Plants make oxygen during the process of photosynthesis. This process is a plant's way of making food. Oxygen is a byproduct of that process. Plants need carbon dioxide, water and sunlight for photosynthesis to occur. Carbon dioxide is found in the air, and absorbed through a plant's leaves. Sunlight is needed because the energy found in sunlight is what powers the whole process. This energy from light is trapped by something in the leaves called chloroplasts. The molecules found in water are the final ingredients. These molecules get to the leaves by way of capillary action. Capillaries are very tiny tubes through which the water molecules travel. Water in the soil is absorbed through the roots, then attracted to the surface of the capillaries. This attraction to the surface of these tiny veins is what causes the water to move up the stem and into the leaves, where it is used for photosynthesis.
Once the water is in the leaves, the plant uses energy from the sun to break apart the molecules in the water into three groups: oxygen atoms, electrons and hydrogen protons. Then, the plant mixes up the molecules in a new way. It takes the carbon dioxide molecules and adds the hydrogen to them, creating a food called a carbohydrate.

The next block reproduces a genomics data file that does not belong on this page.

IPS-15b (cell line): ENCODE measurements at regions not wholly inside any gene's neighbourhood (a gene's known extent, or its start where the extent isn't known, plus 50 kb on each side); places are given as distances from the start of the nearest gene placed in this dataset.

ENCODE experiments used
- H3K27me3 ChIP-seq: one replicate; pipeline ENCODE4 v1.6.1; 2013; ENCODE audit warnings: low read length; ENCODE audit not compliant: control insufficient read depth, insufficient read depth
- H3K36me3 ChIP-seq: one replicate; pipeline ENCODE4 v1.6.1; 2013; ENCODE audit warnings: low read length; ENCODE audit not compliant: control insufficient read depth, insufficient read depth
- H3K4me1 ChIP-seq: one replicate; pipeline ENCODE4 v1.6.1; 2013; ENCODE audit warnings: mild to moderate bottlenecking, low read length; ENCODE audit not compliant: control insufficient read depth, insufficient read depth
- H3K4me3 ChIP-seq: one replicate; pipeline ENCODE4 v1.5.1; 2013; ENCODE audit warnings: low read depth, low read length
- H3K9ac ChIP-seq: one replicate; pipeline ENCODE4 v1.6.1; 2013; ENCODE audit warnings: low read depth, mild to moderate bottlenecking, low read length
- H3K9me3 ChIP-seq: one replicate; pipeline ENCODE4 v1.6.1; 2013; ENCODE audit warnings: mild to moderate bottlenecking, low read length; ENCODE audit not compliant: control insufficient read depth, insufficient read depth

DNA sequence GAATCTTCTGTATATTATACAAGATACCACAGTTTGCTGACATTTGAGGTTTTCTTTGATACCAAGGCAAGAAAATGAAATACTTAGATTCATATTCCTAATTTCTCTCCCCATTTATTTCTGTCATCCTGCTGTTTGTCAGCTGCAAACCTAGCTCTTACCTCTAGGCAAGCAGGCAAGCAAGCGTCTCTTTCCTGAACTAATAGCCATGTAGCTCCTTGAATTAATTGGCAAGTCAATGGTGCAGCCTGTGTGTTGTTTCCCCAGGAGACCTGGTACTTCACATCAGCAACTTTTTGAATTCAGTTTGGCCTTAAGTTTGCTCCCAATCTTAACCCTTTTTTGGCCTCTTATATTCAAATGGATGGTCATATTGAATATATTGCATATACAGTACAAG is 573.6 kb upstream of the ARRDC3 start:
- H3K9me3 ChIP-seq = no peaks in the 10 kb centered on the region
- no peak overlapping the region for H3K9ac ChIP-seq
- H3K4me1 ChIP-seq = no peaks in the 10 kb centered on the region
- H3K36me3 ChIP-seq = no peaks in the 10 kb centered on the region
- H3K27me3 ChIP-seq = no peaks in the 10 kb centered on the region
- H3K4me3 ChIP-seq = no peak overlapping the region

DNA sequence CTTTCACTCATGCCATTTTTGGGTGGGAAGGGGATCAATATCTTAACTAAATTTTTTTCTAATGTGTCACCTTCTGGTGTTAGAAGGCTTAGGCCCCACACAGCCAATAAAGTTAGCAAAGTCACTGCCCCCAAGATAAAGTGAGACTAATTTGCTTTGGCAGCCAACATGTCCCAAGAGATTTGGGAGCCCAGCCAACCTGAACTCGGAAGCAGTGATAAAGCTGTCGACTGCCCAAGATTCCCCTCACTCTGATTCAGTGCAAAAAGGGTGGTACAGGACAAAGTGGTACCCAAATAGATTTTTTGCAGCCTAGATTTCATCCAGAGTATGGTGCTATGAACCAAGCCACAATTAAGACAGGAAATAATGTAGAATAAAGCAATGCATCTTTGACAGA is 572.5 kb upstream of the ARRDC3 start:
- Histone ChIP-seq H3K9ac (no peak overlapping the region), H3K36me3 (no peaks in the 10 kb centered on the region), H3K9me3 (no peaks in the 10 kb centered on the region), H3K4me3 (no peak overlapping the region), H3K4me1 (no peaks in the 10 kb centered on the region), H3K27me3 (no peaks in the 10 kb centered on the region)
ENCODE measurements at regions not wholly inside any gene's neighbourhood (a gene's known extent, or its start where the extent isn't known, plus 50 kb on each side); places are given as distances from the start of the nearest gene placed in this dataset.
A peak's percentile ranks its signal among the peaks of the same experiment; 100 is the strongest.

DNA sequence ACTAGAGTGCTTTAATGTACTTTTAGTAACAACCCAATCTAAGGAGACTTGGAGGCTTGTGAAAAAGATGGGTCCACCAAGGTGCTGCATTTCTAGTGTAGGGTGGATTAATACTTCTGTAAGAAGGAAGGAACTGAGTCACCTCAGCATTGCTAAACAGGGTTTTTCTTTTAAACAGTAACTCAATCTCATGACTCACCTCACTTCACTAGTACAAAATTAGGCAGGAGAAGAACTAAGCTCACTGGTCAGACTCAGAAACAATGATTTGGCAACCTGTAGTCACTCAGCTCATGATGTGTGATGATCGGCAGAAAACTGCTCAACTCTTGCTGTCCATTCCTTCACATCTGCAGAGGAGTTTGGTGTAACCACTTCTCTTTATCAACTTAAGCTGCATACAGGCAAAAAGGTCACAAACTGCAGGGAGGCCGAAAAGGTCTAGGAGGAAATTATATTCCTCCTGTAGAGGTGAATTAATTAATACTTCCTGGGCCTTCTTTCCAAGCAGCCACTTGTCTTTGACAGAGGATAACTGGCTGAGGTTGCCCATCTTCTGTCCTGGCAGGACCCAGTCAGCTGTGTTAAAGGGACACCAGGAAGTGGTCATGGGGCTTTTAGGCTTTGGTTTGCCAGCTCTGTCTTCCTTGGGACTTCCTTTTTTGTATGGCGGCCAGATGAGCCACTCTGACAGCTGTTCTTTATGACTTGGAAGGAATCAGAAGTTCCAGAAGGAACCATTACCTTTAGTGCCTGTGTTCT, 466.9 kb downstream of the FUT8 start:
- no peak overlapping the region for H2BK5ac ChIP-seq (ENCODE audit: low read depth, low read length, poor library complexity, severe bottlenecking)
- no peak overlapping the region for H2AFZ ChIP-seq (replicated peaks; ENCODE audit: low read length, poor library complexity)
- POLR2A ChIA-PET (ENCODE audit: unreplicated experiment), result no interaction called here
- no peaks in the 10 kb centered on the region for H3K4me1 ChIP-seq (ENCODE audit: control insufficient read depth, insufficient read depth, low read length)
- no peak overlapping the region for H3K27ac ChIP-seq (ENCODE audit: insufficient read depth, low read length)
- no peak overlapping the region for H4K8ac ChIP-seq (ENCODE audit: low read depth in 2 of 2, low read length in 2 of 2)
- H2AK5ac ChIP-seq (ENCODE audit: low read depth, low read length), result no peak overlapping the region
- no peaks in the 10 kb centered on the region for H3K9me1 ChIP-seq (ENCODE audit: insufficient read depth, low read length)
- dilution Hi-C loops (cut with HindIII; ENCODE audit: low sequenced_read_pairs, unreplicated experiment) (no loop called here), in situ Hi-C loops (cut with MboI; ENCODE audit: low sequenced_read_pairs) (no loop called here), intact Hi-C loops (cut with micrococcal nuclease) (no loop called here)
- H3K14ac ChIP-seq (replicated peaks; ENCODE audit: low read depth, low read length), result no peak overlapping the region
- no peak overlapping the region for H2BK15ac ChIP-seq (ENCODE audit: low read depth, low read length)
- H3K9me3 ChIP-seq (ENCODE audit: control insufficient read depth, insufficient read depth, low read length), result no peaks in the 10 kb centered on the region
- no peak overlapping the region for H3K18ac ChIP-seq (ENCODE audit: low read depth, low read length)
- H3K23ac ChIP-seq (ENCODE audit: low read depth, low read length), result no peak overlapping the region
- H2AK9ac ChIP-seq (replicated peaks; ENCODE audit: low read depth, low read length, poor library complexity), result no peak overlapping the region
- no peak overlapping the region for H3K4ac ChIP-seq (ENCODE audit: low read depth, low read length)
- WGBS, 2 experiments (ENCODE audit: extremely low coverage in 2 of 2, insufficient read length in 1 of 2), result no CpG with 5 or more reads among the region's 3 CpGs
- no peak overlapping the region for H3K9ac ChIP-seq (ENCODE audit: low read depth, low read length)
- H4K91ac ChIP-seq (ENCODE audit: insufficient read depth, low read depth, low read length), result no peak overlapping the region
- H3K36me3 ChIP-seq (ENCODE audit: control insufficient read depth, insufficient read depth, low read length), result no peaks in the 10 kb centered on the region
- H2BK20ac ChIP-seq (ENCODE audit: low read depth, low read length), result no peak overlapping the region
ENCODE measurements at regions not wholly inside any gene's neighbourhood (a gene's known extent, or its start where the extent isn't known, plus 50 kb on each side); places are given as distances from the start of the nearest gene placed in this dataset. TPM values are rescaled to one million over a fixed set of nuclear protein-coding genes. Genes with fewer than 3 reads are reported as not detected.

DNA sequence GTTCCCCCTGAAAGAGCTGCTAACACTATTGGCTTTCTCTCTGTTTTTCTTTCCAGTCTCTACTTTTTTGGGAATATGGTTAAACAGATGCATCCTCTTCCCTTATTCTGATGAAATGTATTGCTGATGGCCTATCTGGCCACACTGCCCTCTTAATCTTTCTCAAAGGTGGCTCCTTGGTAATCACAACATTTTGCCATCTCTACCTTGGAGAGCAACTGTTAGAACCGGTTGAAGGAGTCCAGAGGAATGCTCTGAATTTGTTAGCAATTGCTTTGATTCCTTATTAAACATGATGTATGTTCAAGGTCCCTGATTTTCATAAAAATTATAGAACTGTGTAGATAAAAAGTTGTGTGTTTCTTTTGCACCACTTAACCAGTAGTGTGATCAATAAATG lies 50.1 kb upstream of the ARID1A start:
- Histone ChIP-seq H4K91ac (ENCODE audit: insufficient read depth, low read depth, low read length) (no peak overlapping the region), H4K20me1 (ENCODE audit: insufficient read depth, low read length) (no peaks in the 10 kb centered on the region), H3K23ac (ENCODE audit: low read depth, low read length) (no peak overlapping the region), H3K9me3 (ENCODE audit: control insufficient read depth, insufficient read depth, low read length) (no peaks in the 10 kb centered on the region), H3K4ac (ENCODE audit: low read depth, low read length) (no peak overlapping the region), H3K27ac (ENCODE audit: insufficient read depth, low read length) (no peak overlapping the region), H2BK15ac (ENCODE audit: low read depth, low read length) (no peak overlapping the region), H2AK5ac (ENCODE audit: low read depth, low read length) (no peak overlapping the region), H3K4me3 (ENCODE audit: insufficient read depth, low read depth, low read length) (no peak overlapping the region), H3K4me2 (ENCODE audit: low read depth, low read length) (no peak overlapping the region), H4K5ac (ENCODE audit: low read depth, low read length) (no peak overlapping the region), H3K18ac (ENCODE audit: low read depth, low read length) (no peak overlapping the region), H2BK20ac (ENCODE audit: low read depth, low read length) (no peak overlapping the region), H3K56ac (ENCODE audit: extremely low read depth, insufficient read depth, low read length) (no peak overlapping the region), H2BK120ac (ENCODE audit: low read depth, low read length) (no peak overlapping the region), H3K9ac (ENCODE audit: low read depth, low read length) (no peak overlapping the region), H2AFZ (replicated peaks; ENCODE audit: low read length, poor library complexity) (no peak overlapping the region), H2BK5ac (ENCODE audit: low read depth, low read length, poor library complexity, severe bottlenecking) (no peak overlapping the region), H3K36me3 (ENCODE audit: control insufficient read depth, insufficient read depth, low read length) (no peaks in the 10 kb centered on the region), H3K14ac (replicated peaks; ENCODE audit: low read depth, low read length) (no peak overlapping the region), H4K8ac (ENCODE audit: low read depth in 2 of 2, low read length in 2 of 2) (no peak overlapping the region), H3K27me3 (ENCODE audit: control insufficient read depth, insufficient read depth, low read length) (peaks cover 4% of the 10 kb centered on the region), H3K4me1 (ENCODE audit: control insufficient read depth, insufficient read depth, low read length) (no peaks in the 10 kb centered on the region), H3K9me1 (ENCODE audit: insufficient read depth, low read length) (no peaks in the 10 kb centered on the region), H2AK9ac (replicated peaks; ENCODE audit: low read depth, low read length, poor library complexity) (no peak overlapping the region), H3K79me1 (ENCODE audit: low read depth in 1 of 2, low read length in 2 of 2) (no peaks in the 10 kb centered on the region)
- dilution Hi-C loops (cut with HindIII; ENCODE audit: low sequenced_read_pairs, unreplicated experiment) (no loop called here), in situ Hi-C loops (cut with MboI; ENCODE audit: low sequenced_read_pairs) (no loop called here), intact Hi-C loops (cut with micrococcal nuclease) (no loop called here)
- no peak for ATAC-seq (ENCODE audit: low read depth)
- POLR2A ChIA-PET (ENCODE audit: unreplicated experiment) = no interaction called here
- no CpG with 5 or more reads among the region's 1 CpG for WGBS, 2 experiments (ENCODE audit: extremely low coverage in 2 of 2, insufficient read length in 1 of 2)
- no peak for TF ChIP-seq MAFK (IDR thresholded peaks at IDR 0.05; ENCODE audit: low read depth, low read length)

Once the carbohydrates are produced, there are some remaining oxygen atoms that the plant does not need. The plants takes those leftover atoms and groups them into pairs, creating oxygen molecules (O2). Then the plant puts them back into the air, providing oxygen for mammals to breathe.
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